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Tuesday, April 13, 2004
Nightmare continues for captives' kin as Japan tries to verify info, negotiate
Japan continued desperate efforts Monday to contact and negotiate with the group holding three Japanese hostage in Iraq.
But the kidnappers apparently remained silent, after more than a full day had passed since their promise to release the hostages within 24 hours had been broadcast.
The captors, who identified themselves as members of Saraya al-Mujahideen, faxed the statement to Arab satellite TV broadcaster Al-Jazeera, which aired the news around 2:40 a.m. Japan time on Sunday.
The Japanese government said Monday evening that it has no solid information as to the whereabouts or condition of the hostages.
Relatives of the three were meanwhile forced to swing between joy and despair, as conflicting and unconfirmed information about the group and the hostages was reported through the Qatar-based broadcaster.
The three hostages are Noriaki Imai, 18, a freelance writer; Soichiro Koriyama, 32, a freelance photojournalist; and volunteer aid worker Nahoko Takato, 34.
"At one point, we judged that from various points of view that they were safe," Chief Cabinet Secretary Yasuo Fukuda told a news conference Monday morning. "Now we cannot confirm that."
In an afternoon news conference, Fukuda said the situation remained unchanged, and declined to give further details.
Government officials have indicated that negotiations either directly with the kidnappers or through mediators were under way, refusing to elaborate on grounds that the lives of the hostages are at stake.
Government sources said the three are possibly being held somewhere near Fallujah, a central Iraqi city west of Baghdad where fierce battles have been fought between Sunni Muslim fighters and U.S. forces.
The government is having difficulty contacting the group, one of the sources said. One possible obstacle is the lingering military tension in the city, despite a ceasefire that took effect Sunday and was extended to Monday afternoon, he said.
Relatives of the hostages have spent sleepless nights since Thursday evening, when Al-Jazeera broadcast a video showing the three being held at gunpoint.
In the video, Saraya al-Mujahideen shows the three and their passports, and threatens to "burn them alive" unless Japan decides to withdraw Ground Self-Defense Force troops from the southern Iraqi city Samawah within three days.
The government has steadfastly refused to withdraw the GSDF troops, despite the repeated pleas by the hostages' relatives.
The families were overjoyed early Sunday morning by a Saraya al-Mujahideen statement sent via fax that the hostages would be released within 24 hours. Its decision was apparently made in response to a call from Iraq's Muslim Clerics Association.
The statement said the group has realized that the hostages are "friendly foreign citizens" who have supported the Iraqi people.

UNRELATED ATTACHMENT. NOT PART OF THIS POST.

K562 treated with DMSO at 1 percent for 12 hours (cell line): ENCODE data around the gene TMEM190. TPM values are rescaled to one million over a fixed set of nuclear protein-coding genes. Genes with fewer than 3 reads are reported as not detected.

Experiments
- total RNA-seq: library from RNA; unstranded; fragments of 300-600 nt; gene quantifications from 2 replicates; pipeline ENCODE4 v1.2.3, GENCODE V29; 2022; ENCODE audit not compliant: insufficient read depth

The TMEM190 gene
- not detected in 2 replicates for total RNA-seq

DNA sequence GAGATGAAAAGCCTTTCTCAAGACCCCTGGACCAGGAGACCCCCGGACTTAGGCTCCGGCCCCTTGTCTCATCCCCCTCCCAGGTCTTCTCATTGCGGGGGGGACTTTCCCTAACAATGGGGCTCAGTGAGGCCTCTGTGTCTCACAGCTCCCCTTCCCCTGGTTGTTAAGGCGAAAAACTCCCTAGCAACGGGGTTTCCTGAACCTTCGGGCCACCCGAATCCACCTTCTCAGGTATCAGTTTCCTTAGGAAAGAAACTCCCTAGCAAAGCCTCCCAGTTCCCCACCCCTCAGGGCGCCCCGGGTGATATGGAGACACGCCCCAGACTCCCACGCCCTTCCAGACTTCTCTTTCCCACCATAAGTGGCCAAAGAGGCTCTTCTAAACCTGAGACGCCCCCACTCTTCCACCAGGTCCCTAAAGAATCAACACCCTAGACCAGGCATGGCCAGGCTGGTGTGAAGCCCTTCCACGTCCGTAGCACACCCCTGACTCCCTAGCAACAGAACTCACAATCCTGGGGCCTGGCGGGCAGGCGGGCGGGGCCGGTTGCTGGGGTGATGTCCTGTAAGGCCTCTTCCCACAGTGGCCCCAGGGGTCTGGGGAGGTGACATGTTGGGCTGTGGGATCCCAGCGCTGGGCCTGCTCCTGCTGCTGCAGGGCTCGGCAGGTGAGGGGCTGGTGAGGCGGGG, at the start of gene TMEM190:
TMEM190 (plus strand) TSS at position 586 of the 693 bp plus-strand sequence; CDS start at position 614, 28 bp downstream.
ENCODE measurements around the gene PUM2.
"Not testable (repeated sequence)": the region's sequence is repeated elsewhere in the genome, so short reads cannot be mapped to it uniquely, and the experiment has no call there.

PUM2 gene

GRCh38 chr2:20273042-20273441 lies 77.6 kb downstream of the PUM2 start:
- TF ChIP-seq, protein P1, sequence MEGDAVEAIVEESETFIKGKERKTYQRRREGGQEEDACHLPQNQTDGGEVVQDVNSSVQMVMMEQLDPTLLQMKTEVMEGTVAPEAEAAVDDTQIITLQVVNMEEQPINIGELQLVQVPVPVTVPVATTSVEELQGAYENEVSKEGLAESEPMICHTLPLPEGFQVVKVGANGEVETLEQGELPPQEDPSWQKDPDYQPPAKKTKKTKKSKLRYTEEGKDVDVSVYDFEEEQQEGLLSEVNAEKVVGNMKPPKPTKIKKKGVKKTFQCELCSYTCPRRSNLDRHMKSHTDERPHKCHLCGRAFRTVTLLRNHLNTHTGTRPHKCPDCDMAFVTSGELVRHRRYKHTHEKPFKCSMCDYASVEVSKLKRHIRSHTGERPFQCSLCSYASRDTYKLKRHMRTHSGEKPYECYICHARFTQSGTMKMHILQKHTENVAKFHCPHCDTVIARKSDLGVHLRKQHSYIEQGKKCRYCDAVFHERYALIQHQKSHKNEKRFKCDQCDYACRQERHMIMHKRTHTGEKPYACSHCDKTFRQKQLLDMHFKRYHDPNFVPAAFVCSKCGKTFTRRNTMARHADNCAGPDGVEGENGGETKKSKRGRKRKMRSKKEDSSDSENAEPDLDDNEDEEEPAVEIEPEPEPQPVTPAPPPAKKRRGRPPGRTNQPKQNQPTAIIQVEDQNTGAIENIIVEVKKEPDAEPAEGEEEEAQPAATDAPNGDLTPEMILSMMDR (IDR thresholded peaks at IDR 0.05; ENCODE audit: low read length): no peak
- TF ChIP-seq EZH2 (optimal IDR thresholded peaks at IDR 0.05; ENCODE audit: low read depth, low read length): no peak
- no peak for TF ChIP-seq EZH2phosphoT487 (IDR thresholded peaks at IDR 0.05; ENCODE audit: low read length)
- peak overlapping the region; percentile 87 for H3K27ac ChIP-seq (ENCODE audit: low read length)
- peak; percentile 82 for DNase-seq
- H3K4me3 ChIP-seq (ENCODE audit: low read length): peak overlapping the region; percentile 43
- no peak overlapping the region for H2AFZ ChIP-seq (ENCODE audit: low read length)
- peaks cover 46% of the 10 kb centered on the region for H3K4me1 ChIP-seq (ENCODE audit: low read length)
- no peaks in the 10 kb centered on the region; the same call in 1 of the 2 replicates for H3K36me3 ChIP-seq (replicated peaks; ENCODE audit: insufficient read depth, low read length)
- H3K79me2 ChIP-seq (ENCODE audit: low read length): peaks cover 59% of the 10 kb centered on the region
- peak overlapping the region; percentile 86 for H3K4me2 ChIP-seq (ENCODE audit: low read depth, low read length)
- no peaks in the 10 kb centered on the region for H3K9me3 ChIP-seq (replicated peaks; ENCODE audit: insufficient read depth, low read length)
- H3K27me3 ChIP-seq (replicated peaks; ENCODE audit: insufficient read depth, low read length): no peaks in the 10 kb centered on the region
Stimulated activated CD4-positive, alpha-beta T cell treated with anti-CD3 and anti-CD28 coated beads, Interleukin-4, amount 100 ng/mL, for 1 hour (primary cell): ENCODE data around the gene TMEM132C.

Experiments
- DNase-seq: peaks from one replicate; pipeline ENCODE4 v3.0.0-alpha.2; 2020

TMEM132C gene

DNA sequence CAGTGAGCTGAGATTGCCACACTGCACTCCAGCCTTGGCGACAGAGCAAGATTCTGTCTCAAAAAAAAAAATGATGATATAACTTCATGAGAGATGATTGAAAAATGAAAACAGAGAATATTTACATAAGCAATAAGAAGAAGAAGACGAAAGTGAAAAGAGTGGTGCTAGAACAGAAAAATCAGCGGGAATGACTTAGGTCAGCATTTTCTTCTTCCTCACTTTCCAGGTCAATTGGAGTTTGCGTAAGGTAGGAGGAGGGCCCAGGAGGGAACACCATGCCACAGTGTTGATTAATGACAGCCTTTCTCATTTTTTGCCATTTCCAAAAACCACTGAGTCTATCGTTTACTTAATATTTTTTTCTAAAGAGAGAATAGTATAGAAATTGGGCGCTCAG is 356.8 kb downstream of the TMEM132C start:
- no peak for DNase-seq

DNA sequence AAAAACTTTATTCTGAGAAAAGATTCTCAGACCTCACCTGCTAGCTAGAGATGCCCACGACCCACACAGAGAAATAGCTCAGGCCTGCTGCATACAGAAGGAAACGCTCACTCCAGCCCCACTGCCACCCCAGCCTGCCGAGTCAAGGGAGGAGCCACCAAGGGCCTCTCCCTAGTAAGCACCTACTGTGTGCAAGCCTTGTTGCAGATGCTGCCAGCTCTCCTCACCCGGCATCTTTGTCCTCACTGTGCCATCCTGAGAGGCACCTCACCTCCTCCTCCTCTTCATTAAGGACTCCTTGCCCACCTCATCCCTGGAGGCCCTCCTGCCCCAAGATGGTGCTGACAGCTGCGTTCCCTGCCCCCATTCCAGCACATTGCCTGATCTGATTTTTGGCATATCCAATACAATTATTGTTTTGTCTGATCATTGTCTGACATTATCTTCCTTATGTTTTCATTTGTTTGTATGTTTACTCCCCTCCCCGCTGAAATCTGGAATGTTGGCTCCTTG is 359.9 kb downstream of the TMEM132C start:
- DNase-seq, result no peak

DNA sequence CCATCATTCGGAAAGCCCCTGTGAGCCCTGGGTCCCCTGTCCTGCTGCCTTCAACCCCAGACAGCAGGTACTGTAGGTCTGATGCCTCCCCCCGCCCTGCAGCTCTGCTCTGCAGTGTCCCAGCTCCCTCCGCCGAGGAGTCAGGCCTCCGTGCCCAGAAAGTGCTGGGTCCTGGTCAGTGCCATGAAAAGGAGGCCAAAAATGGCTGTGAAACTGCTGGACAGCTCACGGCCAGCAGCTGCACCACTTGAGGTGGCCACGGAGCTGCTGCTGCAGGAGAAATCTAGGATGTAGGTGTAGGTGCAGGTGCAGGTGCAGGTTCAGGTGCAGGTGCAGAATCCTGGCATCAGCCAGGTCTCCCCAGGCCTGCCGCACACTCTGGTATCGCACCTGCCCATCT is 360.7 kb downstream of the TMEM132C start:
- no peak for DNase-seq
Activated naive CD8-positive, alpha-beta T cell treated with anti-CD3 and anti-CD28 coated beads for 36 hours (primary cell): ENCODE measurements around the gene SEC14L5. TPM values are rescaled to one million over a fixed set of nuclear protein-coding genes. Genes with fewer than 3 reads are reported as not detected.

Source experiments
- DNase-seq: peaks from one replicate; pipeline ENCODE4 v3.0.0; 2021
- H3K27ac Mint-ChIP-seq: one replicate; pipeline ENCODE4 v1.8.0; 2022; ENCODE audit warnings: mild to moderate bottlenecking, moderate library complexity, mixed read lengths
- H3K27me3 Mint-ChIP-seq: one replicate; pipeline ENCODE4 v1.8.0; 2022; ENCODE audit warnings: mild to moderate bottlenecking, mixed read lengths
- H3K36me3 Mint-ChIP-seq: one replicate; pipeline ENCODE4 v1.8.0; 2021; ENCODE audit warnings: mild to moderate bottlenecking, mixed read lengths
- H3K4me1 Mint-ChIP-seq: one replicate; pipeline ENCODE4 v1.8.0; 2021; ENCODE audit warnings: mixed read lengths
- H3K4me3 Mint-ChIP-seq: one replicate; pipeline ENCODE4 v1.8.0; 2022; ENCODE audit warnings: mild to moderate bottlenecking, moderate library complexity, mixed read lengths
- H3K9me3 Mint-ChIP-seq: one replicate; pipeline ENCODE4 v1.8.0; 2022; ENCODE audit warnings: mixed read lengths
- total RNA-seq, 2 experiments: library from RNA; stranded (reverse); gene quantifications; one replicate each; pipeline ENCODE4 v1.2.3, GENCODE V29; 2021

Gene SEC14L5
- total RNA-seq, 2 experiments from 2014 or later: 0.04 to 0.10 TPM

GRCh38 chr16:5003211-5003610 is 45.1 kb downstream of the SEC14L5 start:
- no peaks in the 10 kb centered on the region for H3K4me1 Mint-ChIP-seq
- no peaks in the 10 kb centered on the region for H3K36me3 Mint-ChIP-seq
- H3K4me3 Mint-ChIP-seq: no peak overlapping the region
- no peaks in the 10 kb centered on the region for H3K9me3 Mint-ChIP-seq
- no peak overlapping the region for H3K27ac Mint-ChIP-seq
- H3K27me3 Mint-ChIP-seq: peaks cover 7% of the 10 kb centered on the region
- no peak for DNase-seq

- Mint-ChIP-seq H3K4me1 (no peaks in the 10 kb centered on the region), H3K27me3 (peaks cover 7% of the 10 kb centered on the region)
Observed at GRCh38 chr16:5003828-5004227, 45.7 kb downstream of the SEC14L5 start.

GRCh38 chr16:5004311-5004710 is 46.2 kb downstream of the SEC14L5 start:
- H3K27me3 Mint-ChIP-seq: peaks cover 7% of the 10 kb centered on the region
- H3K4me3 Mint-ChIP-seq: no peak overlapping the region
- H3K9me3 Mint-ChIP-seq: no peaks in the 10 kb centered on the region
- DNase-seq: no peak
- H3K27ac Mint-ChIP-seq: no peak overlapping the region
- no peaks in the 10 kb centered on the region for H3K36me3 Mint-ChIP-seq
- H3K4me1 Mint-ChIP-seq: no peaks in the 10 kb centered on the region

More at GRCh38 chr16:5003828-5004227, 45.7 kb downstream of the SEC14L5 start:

Takato has worked with street children in Baghdad, and Imai is a representative of a nongovernmental organization calling for a ban on the use of depleted uranium rounds. The families have tearfully explained these facts in TV interviews aired in Iraq.
But hopes for a swift end to the ordeal were dashed as the hostage crisis dragged on for another day without any solid information on the whereabouts or safety of the hostages.
Meanwhile, late Sunday evening, Al-Jazeera aired an interview with a self-proclaimed mediator for the group who said the kidnappers' demand for the GSDF withdrawal remained unchanged, and that they would start killing the hostages unless Tokyo decided to pull out the troops within the next 24 hours.
Government officials have questioned the credibility of the man's statement.
On Monday night, the families of the hostages voiced frustration over the lack of information made available to them concerning the safety of their loved ones.
"We want the government to give us more information, including that with low credibility," said Shuchi Takato, brother of Nahoko Takato.
Earlier in the day, the families held a series of meetings with senior leaders of the ruling and opposition parties, asking them to help arrange a meeting between them and Prime Minister Junichiro Koizumi, according to Takato.
The government had received information that Arab satellite news channel Al-Jazeera was planning to air scenes Monday of the release of three Japanese taken hostage by militants in Iraq, Foreign Minister Yoriko Kawaguchi said.
Kawaguchi told a House of Representatives ad hoc committee on reconstruction assistance to Iraq that the Foreign Ministry was informed that the Qatar-based channel was going to broadcast the scene at 3 p.m. Monday Japan time.
Al-Jazeera, however, ended up not showing the footage and the fate of the hostages remains unclear.
"I want to refrain from talking about the content or why it was not broadcast," Kawaguchi told the committee.
She was responding to questions by Democratic Party of Japan lawmaker Seiji Maehara, who was seeking to find out if the rumor about the planned broadcast that was spreading among Diet members of both ruling and opposition parties was true.